These exercises are those that specifically target the muscles used during the club’s swing. Golfers can improve their swings in various ways by incorporating exercises into a workout routine.
Exercises help in lengthening the backswing, improving rotation, strengthening wrists and forearms and the muscles of the core. When adding a new exercise to your routine, always go slow and pay attention to form.
Consult a physician before beginning any new exercise routine, especially if you have health concerns. Fitness tubing is the stretchy workout material that you can attach to a door, for example, and work out using the resistance provided by the bands.
It is great for golf exercises because you set up and pull on the tubing in a way that mimics the motions of the club’s swing. Another motion is the backswing drill with dumbbell. This is a strength-training drill that has the golfer moving a dumbbell through the motion of the club swing, using the lead hand.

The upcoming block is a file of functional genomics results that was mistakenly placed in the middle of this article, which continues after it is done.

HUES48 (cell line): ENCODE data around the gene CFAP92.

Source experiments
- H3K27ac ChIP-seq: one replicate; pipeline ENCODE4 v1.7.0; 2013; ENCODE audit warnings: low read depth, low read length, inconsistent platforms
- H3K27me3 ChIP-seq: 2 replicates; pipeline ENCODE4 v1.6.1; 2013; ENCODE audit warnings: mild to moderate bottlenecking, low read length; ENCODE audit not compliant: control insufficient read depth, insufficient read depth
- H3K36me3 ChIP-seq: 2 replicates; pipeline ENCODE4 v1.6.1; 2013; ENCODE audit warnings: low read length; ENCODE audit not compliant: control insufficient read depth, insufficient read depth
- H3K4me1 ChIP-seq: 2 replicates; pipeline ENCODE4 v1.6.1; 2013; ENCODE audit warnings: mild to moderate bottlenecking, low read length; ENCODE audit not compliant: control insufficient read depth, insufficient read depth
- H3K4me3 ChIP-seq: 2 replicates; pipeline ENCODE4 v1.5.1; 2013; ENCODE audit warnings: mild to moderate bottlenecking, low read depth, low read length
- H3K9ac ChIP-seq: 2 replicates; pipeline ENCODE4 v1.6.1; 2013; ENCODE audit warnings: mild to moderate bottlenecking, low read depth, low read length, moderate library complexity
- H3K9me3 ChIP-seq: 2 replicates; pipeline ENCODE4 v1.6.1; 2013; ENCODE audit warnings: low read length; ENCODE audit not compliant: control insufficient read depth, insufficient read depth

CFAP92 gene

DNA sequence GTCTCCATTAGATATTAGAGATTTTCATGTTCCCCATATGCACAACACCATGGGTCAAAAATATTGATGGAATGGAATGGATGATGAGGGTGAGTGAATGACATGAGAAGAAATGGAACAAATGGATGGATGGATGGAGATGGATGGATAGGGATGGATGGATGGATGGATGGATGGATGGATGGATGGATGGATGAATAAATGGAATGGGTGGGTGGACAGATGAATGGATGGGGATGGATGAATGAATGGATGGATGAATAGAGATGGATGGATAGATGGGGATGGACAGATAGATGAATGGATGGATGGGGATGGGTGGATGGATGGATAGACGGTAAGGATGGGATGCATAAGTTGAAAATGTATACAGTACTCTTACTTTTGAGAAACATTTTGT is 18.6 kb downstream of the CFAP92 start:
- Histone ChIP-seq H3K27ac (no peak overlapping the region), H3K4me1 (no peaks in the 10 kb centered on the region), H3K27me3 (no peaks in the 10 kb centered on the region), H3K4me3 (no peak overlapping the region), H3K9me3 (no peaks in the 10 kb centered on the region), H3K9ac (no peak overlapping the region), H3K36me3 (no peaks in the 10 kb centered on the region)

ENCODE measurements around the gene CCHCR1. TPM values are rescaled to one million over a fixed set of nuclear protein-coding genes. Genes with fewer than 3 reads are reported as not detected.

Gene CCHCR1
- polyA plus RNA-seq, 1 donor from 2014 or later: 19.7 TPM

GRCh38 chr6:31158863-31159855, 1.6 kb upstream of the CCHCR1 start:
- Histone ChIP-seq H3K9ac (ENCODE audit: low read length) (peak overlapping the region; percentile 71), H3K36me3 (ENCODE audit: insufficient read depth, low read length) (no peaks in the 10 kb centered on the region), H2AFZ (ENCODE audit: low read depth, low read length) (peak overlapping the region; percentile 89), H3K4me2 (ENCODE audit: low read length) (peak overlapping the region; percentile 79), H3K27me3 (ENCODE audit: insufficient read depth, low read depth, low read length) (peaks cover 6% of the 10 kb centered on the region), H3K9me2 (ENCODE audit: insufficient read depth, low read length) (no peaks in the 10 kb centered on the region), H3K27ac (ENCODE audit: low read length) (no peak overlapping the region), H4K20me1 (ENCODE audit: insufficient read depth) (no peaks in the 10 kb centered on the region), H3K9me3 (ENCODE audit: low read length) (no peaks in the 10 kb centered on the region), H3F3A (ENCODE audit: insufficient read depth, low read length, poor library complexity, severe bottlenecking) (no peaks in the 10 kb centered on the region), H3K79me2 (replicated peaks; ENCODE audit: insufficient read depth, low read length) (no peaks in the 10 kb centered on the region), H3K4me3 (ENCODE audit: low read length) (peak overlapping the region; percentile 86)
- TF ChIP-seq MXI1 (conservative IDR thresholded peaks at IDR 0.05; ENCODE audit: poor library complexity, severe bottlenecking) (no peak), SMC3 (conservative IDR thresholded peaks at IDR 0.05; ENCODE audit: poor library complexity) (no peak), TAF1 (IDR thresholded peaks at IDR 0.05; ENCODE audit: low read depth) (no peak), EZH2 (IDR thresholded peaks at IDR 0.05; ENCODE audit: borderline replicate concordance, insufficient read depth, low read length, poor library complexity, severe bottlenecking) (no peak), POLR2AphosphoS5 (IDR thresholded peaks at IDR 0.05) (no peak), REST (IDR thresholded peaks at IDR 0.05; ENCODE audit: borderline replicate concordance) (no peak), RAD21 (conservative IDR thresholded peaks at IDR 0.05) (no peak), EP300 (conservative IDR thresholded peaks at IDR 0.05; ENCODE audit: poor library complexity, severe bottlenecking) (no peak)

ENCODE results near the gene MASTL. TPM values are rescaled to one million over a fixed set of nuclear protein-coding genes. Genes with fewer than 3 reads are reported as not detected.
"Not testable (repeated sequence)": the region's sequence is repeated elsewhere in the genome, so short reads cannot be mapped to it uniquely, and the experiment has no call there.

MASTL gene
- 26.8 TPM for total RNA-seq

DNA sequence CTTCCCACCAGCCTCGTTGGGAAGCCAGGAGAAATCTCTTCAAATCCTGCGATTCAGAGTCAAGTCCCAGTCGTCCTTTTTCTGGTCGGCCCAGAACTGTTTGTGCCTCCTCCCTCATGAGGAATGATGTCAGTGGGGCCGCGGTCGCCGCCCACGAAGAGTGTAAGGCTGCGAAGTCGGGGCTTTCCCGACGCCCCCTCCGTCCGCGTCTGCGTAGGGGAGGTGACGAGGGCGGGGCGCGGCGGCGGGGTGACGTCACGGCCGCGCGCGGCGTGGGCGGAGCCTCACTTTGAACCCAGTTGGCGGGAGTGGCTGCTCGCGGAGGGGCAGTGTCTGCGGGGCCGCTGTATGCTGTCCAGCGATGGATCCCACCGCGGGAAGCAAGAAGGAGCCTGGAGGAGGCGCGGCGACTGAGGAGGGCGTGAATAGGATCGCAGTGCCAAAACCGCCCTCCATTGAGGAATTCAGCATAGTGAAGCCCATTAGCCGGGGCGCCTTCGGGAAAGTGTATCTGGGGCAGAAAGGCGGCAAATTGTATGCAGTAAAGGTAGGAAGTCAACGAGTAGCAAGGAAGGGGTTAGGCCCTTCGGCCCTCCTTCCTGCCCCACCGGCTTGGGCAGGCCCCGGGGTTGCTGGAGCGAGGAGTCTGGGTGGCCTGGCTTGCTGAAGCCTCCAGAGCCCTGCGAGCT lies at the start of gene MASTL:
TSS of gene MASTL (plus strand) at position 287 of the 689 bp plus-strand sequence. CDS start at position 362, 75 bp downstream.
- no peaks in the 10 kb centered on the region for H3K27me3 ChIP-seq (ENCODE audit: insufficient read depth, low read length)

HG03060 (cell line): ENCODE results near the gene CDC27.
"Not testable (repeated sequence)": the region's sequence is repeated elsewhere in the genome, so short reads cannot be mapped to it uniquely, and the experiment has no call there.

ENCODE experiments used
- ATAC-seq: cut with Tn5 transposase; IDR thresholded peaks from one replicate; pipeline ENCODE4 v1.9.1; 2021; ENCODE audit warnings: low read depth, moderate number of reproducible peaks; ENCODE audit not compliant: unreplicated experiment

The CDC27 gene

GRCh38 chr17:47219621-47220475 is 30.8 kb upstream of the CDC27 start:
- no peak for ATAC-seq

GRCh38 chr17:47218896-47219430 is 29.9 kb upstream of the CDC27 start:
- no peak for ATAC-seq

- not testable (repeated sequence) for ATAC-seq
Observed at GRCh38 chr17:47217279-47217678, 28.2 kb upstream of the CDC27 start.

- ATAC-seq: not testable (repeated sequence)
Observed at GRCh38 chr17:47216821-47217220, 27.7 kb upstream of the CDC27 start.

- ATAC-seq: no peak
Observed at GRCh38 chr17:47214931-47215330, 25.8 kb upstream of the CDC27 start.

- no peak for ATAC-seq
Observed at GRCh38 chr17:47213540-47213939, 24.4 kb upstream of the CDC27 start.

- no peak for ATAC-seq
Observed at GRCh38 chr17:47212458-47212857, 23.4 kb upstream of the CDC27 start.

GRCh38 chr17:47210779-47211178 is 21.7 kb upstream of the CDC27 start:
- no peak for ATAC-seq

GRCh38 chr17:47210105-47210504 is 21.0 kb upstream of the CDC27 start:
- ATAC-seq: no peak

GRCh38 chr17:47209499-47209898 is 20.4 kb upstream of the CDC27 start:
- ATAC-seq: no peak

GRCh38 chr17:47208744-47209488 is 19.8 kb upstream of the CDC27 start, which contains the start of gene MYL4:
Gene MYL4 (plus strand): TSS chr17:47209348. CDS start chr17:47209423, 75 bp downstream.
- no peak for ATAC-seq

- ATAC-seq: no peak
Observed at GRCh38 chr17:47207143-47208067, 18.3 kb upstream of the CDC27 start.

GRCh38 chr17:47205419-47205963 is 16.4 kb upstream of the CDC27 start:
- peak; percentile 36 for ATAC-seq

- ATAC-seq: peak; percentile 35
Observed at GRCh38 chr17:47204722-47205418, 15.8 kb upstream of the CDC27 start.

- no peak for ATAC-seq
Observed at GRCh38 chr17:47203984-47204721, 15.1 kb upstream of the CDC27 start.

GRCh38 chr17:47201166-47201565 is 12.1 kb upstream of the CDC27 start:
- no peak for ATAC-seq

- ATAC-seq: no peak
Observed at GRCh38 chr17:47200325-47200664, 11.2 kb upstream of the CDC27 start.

A good weight shift is important in the club’s swing. One way to help improve your weight shift is to work on strengthening your hip abductor muscles.
This can lead to a much better hip rotation during the swing. Similar to the Backswing Drill with Dumbbell, the stationary swing with medicine ball uses the resistance provided by a heavy object to build up the muscles involved in the club’s swing.
The core rotational muscles are the main muscles that need to be strengthened if the goal is to add swing speed and distance. The Downward Wood Chop targets those muscles.
If you like working out with a medicine ball, the rotational lunge with medicine ball is another option. This golf exercise is a “functional training” one works the entire body.
The lower back is an area of concern for many golfers. Strengthening it is a great way to guard against injury.
“Openers” is a stretch for the lower back that can help